Poisoning a water treatment plant, ceasing water distribution and cutting off its power supply. These were the attacks that 55 cyber defenders were fending off over a two-day period on 15 and 16 Nov.
Participants from the Singapore Armed Forces’ (SAF’s) Digital and Intelligence Service (DIS) and various national agencies took on roles as cyber defenders – also known as the Blue Team – to defend the exercise’s digital infrastructure, which comprised a water treatment plant, a water distribution plant and a power grid system.
Their enemy? A team of cyber attackers (the Red Team) made up of both DIS and Cyber Security Agency of Singapore (CSA) personnel.
Held from 15 to 16 Nov at the National University of Singapore (NUS) School of Computing, the inaugural Critical Infrastructure Defence Exercise (CIDeX) involved over 100 participants from the DIS and 16 other national agencies across the Critical Information Infrastructure sectors.
These included the Land Transport Authority; Maritime and Port Authority of Singapore; PUB; Sembcorp; Senoko Energy; SingTel; SMRT Corporation and ST Engineering.
Speaking to the media on at NUS on 16 Nov, Chief of Defence Force Lieutenant-General Melvyn Ong said that the CIDeX is a step in the right direction to better deal with threats in the digital space.
“The CIDeX allows industries, government agencies and private sectors to come together to work on common issues that threaten all of us, especially in the area of critical infrastructure. It is extremely important that we work together, talk more and exercise together.”
Realistic training for cyber defenders
Supported by CSA, iTrust/Singapore University of Technology and Design as well as the National Cybersecurity R&D Laboratory, CIDeX is the largest Operational Technology (OT) Critical Infrastructure defence exercise focused on training and strengthening WoG cyber capabilities to detect and tackle cyber security threats to Information Technology and OT networks that control the operations of critical infrastructure.
This is also the first exercise that the DIS is taking part in, since its inauguration on 28 Oct.
Head of Organising Secretariat for CIDeX, Military Expert (ME) 6 William Teo said: “We want to give our cyber defenders a realistic experience of what it is like to defend the nation when we are under cyberattack.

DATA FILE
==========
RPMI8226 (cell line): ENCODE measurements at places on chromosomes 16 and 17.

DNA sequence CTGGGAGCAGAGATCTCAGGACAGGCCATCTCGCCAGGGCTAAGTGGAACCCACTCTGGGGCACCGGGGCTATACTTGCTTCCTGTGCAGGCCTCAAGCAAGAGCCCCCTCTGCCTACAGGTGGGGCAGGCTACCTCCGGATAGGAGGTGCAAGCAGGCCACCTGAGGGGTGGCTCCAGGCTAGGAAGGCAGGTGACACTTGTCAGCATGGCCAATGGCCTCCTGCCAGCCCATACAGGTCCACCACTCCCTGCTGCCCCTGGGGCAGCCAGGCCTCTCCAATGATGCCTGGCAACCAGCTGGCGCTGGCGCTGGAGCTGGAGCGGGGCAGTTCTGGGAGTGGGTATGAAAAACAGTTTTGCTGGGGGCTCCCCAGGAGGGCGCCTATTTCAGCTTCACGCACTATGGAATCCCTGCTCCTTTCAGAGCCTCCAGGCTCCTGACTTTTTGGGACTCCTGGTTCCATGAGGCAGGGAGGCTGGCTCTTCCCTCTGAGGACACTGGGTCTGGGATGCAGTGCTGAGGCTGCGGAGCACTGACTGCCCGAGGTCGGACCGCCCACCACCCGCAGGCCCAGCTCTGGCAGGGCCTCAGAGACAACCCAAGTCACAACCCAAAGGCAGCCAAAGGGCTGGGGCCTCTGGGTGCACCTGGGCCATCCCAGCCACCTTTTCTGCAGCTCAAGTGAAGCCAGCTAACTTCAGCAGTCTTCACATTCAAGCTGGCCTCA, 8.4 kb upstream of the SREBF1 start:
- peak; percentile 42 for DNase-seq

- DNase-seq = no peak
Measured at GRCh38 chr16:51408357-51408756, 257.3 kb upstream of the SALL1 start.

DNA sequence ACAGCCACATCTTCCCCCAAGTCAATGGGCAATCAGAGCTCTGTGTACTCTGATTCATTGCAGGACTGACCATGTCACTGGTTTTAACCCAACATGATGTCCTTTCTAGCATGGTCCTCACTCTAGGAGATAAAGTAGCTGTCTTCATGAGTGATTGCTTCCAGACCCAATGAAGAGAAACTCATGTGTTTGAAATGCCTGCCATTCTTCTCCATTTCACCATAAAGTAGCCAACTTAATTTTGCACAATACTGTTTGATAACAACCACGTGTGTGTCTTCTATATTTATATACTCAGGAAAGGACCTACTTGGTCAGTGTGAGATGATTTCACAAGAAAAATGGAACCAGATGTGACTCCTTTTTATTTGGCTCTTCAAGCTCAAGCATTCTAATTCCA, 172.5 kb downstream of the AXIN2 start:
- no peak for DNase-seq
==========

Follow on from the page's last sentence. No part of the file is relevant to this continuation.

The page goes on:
“We need to train them to be ready in times of crisis…because defending the nation is our core business.”
To prepare them for the exercise, the participants went for a three-day hands-on training programme at the SAF’s enhanced Cyber Defence Test and Evaluation Centre at Stagmont Camp to develop and hone their cyber defence competencies.
“Besides honing their skills, we also want them to build rapport as cyber defence is a team sport,” said ME6 Teo, 45.
For ME5 Eugene Tay, the three-day training not only helped him to dive deep into the tools and protocols required of a cyber defender, it also gave him an opportunity to bond with personnel from other agencies and understand one another’s strengths.
“The network is very big and everyone has to focus on different areas, so communication between the teams is very important,” said the 36-year-old Blue Team lead.
“An attack in one area can possibly mean that the attack also happened in other sectors, so we need to share information, work together and cover all grounds.”
The training also gave the cyber defenders time to develop a dashboard which helped them detect early intrusions through anomalous cyber traffic.
“When we spot any anomalies in traffic, we will investigate further and deep dive into the network logs to pinpoint the attack.”
Think like an attacker
2nd Sergeant (2SG) Alden Wong, who was in the opposing Red Team, said that the cyber defenders exceeded his expectations in fending off their attacks.
“We did not expect them to be doing so well, so we had to adjust our attacks quite a bit,” said 2SG Wong with a laugh.
Being on the opposing team was also an eye-opener, and it allowed him to learn from his colleagues as well as industry experts from the CSA.
“I’ve learnt a lot from this experience and participating in CIDeX has taught me to better find and connect the pieces, as well as think like an attacker,” added the 22-year-old.
Securing national cyberspace
To establish close cooperation in defending Singapore’s cyberspace, a Joint Operations Agreement (JOA) between the DIS and CSA was signed on the sidelines of the exercise on 16 Nov.
Signed by Defence Cyber Chief Brigadier-General (BG) Edward Chen and CSA’s Deputy Chief Executive (Development) Gaurav Keerthi, the agreement establishes a framework for cooperation and collaboration in joint operations and capability development.
BG Chen said: “The JOA between CSA and DIS is an important step forward in institutionalising our ongoing collaboration and expanding our partnership in areas such as joint cyber training.
“By partnering in large-scale cyber exercises like CIDeX, we provide our national cyber defenders a platform to train together and strengthen our ability to protect our critical infrastructure systems in Singapore.”
ME6 Teo also said that the DIS will be looking at possibly larger-scale cyber exercises in the future with more participating agencies.
“In the field of cyber defence, we need to always be vigilant and ready in times of crisis. So we will continue to work with CSA, our partners and the WoG to make sure that our national cyberspace is safe.”